In reading the New York Times article, it’s hard not to suspect the South Korean government is engaging in some digital protectionism, which is ironic seeing the benefits the country has reaped from globalised manufacturing over the last thirty years.

The problem for South Korea is that rolling out high speed broadband networks are of little use if local laws, culture or business practices impede adoption of the services. It’s as if the US or Germany built their high speed roads but insisted that cars have a flag waver walking in front of them.

Indeed it may well be that South Korea’s broadband networks are as useful to economic growth as Pyongyang’s broad boulevards just over the border.

Similar problems face other countries with Google’s high speed broadband network in the US so far not attracting the expected business take up and innovation, although it is early days yet and there are some encouraging signs among the Kansas City startup community.

In Australia, the troubled National Broadband Network has struggled to articulate the business uses for the service beyond 1990s mantras about remote workplaces and telehealth – much of the reason for that has been the failure of Australian businesses to think about how broadband can change their industries.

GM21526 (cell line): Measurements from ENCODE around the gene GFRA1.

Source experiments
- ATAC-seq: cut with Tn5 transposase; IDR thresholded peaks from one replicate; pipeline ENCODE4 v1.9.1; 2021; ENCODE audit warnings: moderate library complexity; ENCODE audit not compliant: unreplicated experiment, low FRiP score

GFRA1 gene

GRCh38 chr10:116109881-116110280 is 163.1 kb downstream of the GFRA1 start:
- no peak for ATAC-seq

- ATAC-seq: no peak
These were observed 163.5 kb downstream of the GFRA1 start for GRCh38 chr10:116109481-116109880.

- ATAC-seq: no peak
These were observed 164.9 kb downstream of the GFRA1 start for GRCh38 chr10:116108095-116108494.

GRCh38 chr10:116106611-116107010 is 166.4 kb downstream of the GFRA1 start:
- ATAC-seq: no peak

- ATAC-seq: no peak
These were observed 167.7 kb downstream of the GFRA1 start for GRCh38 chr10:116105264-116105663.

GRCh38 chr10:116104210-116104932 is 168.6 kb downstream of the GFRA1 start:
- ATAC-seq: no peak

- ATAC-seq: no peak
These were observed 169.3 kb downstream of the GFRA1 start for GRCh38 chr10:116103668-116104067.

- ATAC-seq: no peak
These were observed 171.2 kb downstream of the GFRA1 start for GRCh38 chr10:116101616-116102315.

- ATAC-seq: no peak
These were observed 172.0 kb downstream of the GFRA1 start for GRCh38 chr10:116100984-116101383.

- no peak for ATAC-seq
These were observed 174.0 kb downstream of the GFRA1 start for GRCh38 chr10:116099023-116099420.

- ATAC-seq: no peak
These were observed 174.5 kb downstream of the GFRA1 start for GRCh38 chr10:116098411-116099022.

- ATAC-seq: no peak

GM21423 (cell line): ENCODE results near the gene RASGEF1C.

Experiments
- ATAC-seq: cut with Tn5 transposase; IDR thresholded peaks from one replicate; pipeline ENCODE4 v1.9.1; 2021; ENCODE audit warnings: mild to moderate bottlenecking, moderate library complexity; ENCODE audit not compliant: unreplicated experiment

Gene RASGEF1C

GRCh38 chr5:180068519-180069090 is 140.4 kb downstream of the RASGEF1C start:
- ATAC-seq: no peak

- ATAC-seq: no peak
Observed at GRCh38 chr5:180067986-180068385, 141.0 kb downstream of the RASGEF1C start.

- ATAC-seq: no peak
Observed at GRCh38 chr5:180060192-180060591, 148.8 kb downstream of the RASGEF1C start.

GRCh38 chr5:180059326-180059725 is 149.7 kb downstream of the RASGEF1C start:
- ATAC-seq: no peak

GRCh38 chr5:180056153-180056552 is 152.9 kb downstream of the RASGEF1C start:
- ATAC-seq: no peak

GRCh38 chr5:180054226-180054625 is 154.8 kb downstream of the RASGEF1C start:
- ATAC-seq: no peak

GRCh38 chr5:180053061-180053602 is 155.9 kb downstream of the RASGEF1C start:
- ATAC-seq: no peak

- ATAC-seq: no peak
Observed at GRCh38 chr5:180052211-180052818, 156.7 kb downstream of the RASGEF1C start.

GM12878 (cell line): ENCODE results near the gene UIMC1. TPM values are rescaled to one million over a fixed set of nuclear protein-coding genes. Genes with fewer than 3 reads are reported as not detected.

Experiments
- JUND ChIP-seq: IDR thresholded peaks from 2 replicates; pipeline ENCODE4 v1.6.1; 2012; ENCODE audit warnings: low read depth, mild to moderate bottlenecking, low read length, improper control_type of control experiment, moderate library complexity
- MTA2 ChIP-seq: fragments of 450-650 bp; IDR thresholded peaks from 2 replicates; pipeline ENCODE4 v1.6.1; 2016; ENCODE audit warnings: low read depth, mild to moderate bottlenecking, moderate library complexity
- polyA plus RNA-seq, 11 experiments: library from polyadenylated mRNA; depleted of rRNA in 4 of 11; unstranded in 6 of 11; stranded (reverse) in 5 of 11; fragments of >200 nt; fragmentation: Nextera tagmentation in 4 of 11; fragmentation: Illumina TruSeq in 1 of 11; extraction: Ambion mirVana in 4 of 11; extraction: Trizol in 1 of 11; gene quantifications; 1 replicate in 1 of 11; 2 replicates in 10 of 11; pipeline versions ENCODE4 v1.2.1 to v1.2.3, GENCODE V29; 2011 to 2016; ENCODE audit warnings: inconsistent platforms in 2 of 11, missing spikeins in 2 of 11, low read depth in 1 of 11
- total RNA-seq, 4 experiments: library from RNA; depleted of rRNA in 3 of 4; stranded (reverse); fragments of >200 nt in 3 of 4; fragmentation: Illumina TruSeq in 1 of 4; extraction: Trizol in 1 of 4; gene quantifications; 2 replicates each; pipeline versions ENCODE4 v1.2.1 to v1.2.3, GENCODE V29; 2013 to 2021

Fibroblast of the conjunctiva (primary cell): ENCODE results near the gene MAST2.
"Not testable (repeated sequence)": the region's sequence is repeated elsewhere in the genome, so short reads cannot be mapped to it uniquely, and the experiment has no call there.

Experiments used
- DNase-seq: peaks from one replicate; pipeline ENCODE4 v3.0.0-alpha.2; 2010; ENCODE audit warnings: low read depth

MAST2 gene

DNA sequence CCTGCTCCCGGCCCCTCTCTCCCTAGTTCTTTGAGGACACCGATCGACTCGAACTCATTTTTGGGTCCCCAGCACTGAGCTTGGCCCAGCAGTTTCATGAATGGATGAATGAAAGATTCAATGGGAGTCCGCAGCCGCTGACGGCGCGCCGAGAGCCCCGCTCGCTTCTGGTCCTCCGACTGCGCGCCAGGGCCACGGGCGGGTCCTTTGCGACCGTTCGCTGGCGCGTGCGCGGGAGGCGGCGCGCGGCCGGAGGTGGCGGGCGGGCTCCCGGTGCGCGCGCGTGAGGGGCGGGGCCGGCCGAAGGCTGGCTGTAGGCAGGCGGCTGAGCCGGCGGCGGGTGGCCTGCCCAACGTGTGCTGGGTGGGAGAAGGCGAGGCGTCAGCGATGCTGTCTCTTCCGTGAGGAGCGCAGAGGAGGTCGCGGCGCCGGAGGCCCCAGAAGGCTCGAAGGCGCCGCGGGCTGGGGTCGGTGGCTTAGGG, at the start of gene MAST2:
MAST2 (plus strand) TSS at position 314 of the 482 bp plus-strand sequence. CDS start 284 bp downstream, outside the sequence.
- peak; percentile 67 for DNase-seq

Like Japan’s bridges to nowhere, big infrastructure projects look good but the poorly planned ones – particularly those no-one knows how to use – are a spectacular waste of money.

Hopefully the fibre networks being rolled out won’t be a waste of money, but unless industries start using the web properly then much of the investment will be wasted.

Mar 202013
 
Demonstrating the benefits of the national broadband network

This is not good for the National Broadband Network project; contractor Service Stream announced it was handing back the Northern Territory rollout contracts to the Australian Security Exchange this morning.

It raises serious questions about the timetable of the project.